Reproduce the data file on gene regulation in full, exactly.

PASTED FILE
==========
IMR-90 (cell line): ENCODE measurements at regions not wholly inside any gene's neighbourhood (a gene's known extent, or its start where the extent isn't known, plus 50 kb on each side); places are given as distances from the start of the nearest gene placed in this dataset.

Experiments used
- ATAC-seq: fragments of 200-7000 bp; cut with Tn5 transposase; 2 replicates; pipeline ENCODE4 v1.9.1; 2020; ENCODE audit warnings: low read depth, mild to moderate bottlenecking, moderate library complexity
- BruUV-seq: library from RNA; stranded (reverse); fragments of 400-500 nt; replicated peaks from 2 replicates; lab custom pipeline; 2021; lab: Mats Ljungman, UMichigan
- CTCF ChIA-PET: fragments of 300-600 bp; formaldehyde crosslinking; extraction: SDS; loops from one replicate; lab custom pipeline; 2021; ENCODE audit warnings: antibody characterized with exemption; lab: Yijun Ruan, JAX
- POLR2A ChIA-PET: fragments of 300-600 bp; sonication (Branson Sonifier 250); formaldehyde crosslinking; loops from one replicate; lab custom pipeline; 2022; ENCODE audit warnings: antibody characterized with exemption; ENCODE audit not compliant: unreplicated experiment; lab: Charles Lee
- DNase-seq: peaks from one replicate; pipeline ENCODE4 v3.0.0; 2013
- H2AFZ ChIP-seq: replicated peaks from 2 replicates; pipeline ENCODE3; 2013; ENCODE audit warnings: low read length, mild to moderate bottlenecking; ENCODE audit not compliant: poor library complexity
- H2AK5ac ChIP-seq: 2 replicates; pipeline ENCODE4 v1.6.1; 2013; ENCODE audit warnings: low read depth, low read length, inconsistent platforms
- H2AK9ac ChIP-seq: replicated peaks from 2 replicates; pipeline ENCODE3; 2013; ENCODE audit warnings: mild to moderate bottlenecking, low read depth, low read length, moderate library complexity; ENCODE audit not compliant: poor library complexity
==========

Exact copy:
IMR-90 (cell line): ENCODE measurements at regions not wholly inside any gene's neighbourhood (a gene's known extent, or its start where the extent isn't known, plus 50 kb on each side); places are given as distances from the start of the nearest gene placed in this dataset.

Experiments used
- ATAC-seq: fragments of 200-7000 bp; cut with Tn5 transposase; 2 replicates; pipeline ENCODE4 v1.9.1; 2020; ENCODE audit warnings: low read depth, mild to moderate bottlenecking, moderate library complexity
- BruUV-seq: library from RNA; stranded (reverse); fragments of 400-500 nt; replicated peaks from 2 replicates; lab custom pipeline; 2021; lab: Mats Ljungman, UMichigan
- CTCF ChIA-PET: fragments of 300-600 bp; formaldehyde crosslinking; extraction: SDS; loops from one replicate; lab custom pipeline; 2021; ENCODE audit warnings: antibody characterized with exemption; lab: Yijun Ruan, JAX
- POLR2A ChIA-PET: fragments of 300-600 bp; sonication (Branson Sonifier 250); formaldehyde crosslinking; loops from one replicate; lab custom pipeline; 2022; ENCODE audit warnings: antibody characterized with exemption; ENCODE audit not compliant: unreplicated experiment; lab: Charles Lee
- DNase-seq: peaks from one replicate; pipeline ENCODE4 v3.0.0; 2013
- H2AFZ ChIP-seq: replicated peaks from 2 replicates; pipeline ENCODE3; 2013; ENCODE audit warnings: low read length, mild to moderate bottlenecking; ENCODE audit not compliant: poor library complexity
- H2AK5ac ChIP-seq: 2 replicates; pipeline ENCODE4 v1.6.1; 2013; ENCODE audit warnings: low read depth, low read length, inconsistent platforms
- H2AK9ac ChIP-seq: replicated peaks from 2 replicates; pipeline ENCODE3; 2013; ENCODE audit warnings: mild to moderate bottlenecking, low read depth, low read length, moderate library complexity; ENCODE audit not compliant: poor library complexity